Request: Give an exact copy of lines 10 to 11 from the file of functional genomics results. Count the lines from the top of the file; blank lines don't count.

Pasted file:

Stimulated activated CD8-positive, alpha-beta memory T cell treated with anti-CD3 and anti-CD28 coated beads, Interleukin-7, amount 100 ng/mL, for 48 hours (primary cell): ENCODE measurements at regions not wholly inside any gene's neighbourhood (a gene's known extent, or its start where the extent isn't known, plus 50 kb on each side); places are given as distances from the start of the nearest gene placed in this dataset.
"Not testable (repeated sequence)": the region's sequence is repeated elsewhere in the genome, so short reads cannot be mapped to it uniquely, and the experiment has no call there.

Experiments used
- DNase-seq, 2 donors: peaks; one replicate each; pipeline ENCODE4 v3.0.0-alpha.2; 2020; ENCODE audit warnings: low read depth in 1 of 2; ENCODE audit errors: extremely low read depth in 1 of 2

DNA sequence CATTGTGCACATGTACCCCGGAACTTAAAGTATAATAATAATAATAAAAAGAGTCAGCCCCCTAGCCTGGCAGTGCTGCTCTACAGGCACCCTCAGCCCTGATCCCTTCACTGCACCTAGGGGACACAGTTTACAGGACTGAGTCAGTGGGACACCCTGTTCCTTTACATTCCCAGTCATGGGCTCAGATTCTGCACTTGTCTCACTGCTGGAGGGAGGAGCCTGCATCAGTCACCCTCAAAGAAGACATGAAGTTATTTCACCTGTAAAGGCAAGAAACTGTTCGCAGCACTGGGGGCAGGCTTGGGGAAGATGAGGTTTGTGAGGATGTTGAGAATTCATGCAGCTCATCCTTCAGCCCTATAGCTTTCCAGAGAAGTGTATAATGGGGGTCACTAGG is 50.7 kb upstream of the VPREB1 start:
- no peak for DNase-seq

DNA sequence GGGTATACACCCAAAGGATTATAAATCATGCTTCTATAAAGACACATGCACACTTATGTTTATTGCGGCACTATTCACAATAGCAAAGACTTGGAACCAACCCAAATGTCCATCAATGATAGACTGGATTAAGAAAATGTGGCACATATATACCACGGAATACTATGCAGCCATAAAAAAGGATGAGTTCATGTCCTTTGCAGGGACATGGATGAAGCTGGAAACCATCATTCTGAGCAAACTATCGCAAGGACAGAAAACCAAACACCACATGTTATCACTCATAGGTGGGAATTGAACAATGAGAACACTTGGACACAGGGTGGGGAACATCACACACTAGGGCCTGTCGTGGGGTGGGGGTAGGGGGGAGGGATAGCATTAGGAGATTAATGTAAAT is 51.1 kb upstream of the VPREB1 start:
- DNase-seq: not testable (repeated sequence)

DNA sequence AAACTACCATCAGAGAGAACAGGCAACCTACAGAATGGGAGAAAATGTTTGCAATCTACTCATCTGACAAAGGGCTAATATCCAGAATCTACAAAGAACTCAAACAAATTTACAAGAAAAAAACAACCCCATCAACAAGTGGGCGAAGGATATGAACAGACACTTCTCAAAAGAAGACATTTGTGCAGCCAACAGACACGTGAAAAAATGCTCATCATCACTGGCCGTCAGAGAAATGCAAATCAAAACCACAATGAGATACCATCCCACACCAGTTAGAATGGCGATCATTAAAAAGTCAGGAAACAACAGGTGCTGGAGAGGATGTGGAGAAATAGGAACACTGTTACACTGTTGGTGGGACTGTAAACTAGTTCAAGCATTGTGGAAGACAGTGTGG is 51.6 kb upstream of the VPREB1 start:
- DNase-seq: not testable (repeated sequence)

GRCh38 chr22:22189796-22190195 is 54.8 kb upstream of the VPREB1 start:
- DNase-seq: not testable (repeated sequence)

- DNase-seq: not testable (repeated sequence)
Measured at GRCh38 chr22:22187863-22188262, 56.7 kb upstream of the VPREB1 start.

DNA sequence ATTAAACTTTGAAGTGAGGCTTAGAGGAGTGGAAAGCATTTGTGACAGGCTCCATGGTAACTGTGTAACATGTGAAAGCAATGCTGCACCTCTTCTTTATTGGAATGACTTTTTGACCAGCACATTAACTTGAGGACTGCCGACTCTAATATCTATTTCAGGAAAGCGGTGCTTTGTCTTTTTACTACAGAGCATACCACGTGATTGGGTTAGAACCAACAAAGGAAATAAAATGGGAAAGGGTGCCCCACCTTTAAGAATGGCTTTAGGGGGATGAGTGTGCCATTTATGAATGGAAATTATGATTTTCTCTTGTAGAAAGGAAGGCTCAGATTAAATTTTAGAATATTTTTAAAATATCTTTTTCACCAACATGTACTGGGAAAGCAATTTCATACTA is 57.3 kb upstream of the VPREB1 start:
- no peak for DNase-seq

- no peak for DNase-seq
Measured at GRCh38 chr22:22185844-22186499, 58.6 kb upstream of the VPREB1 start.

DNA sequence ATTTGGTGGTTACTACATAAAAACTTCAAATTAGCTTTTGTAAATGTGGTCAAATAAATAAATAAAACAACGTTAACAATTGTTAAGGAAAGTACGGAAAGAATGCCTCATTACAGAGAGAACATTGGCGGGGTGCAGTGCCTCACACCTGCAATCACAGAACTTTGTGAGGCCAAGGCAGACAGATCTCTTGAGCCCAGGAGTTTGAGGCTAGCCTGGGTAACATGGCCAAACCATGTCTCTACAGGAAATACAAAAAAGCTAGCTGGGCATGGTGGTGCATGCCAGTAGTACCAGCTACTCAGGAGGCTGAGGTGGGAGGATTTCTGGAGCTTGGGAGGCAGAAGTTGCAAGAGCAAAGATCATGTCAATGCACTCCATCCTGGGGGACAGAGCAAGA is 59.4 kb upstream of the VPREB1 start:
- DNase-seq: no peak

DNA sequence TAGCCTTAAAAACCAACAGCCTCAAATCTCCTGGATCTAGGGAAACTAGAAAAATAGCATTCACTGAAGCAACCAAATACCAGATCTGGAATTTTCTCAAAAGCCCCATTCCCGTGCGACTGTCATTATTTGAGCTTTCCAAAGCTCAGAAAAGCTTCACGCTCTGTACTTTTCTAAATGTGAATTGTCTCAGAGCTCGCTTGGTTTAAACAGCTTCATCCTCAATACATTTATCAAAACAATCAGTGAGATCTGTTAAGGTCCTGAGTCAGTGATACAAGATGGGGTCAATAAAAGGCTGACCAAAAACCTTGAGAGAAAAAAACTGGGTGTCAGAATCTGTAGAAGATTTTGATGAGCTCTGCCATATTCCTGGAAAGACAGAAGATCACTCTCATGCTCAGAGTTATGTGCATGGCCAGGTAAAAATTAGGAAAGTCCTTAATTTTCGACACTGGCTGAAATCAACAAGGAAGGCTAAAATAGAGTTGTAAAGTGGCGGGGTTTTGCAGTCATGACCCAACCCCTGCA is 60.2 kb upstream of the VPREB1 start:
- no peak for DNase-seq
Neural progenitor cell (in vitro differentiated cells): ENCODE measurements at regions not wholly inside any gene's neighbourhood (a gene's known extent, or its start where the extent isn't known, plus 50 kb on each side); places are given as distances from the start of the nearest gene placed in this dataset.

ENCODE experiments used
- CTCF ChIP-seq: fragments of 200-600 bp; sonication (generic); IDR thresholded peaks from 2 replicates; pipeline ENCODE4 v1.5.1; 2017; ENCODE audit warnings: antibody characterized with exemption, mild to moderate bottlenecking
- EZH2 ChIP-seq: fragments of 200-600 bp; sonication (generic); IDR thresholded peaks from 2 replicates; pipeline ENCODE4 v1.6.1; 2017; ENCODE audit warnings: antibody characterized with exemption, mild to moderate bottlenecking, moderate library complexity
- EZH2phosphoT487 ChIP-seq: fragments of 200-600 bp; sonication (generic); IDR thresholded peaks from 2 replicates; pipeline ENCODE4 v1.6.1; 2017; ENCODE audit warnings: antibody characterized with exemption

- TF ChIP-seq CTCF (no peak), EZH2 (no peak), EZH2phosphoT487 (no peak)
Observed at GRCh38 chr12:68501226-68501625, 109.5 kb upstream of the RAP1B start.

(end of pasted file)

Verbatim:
- DNase-seq: not testable (repeated sequence)

GRCh38 chr22:22189796-22190195 is 54.8 kb upstream of the VPREB1 start: